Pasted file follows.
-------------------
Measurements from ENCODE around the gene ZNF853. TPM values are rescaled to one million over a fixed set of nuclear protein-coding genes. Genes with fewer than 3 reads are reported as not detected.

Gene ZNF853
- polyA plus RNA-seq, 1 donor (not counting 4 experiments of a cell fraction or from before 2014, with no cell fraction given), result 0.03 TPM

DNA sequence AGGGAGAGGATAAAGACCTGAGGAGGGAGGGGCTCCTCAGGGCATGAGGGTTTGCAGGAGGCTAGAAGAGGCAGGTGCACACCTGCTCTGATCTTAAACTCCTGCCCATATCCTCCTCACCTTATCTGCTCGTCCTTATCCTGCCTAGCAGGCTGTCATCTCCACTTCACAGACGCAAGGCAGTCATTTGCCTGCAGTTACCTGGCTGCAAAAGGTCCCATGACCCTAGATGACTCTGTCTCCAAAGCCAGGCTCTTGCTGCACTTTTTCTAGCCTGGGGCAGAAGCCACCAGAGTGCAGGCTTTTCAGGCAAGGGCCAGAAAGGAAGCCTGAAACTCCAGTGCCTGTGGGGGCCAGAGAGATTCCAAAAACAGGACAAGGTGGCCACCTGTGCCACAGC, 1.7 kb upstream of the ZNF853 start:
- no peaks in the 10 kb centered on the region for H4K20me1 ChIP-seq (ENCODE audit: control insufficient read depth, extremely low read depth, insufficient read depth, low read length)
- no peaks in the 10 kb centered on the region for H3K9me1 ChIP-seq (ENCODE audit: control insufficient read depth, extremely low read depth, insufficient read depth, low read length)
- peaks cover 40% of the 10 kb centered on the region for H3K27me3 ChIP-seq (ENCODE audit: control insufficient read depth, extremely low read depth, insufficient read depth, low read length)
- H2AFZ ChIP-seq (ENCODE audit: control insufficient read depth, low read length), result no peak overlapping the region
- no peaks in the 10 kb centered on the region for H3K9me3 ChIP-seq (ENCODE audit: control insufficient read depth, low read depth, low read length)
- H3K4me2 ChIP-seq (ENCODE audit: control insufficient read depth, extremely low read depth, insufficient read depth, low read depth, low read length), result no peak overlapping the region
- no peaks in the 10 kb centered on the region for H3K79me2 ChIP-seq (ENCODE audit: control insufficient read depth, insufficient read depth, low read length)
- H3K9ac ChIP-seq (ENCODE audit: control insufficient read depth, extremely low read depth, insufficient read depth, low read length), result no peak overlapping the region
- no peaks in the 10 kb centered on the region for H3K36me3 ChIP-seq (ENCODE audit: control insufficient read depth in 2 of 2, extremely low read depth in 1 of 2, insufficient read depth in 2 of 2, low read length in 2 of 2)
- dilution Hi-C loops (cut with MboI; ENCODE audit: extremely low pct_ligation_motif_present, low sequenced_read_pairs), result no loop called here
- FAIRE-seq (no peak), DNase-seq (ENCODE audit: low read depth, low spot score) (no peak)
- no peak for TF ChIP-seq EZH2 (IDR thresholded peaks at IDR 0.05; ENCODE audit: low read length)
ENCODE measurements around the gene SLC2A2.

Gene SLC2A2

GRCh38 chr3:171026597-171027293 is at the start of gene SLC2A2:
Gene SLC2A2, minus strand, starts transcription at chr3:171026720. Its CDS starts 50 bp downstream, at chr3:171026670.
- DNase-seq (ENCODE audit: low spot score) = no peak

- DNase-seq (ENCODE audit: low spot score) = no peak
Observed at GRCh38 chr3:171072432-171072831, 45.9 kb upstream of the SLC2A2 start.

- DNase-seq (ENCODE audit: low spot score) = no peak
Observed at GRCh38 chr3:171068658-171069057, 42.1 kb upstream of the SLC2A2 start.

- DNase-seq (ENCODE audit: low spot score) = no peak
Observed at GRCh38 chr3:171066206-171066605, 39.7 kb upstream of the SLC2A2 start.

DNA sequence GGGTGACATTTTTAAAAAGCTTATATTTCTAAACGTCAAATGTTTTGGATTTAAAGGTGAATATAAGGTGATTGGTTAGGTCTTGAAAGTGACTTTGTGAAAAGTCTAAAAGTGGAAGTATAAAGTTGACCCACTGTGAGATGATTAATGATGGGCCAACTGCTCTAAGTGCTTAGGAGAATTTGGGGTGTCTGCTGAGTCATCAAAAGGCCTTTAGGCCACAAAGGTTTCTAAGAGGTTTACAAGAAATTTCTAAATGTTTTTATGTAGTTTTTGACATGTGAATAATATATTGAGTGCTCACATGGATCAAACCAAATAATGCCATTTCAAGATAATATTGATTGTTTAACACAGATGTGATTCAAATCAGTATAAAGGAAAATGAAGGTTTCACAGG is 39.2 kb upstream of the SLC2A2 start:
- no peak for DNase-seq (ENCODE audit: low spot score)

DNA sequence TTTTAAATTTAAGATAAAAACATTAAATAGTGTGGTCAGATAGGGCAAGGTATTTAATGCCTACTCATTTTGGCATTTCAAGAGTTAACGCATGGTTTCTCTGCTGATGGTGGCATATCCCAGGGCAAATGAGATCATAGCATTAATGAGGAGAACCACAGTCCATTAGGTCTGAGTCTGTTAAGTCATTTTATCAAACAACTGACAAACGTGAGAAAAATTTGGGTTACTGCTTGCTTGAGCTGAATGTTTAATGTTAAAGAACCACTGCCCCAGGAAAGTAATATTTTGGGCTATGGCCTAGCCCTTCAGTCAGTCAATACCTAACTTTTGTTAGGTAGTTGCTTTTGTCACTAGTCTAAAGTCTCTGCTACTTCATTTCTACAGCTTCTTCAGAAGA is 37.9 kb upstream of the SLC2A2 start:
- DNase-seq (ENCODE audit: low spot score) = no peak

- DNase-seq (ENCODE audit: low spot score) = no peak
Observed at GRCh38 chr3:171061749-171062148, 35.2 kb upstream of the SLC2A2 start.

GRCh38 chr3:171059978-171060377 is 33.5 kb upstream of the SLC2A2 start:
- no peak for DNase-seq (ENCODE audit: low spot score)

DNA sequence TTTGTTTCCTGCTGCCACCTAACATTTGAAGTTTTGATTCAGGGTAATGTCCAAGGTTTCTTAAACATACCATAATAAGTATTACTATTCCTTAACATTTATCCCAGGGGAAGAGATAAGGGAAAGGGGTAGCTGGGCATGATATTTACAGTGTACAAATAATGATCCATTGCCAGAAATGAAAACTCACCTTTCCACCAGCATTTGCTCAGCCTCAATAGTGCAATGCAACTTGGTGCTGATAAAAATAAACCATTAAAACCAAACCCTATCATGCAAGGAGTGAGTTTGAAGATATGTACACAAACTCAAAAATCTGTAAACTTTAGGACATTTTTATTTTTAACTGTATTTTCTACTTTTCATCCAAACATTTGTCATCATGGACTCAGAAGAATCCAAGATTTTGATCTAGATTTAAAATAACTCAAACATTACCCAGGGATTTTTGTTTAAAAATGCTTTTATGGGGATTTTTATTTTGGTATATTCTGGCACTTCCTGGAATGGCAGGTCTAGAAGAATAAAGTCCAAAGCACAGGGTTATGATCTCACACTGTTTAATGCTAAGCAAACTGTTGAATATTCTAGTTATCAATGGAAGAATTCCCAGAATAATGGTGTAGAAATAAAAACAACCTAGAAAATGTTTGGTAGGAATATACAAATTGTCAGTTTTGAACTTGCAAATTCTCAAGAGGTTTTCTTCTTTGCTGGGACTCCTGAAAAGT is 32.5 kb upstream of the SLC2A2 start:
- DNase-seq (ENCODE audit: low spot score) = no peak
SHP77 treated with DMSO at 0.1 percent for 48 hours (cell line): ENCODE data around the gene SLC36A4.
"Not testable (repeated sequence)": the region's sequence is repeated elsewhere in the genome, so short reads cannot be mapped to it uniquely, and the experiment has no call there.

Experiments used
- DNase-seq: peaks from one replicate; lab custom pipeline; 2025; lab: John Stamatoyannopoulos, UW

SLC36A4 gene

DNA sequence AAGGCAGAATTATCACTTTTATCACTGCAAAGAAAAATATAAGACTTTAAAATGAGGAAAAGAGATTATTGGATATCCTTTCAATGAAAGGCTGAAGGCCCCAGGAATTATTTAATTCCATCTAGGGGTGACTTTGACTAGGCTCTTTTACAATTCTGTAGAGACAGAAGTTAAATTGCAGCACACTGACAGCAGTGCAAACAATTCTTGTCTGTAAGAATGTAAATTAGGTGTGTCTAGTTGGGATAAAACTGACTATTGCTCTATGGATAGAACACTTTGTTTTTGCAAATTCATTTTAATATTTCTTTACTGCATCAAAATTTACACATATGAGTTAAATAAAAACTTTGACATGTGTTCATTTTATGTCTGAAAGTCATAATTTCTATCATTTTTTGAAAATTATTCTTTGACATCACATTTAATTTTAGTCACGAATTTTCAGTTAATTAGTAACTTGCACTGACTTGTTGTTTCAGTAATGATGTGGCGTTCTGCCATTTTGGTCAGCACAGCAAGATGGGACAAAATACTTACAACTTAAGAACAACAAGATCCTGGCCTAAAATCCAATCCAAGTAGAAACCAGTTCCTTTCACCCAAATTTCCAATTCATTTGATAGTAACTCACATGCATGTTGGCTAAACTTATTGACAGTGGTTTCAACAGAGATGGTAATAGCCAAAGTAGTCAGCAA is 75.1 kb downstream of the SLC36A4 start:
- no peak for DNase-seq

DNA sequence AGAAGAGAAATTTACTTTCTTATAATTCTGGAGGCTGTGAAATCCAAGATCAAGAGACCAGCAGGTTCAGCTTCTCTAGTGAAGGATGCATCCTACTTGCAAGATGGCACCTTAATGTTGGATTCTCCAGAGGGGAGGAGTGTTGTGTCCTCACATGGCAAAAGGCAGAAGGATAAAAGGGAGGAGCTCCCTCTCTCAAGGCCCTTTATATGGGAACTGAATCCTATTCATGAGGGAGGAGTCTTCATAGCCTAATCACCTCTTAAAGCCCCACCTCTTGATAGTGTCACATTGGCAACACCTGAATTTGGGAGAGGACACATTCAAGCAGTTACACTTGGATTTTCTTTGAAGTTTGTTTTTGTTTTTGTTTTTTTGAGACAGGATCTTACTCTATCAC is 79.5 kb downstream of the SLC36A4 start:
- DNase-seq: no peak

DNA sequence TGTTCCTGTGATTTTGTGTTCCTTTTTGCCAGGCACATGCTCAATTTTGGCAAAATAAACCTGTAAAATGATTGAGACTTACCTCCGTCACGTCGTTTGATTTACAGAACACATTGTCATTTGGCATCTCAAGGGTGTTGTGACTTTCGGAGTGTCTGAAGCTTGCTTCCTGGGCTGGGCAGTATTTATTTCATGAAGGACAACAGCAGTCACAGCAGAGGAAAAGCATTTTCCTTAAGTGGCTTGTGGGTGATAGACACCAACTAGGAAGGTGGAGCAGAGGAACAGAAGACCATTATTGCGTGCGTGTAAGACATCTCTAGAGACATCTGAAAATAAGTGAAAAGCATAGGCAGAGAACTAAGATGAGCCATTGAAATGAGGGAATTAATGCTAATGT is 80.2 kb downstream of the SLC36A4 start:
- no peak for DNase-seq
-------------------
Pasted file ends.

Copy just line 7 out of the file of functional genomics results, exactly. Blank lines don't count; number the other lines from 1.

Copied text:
- peaks cover 40% of the 10 kb centered on the region for H3K27me3 ChIP-seq (ENCODE audit: control insufficient read depth, extremely low read depth, insufficient read depth, low read length)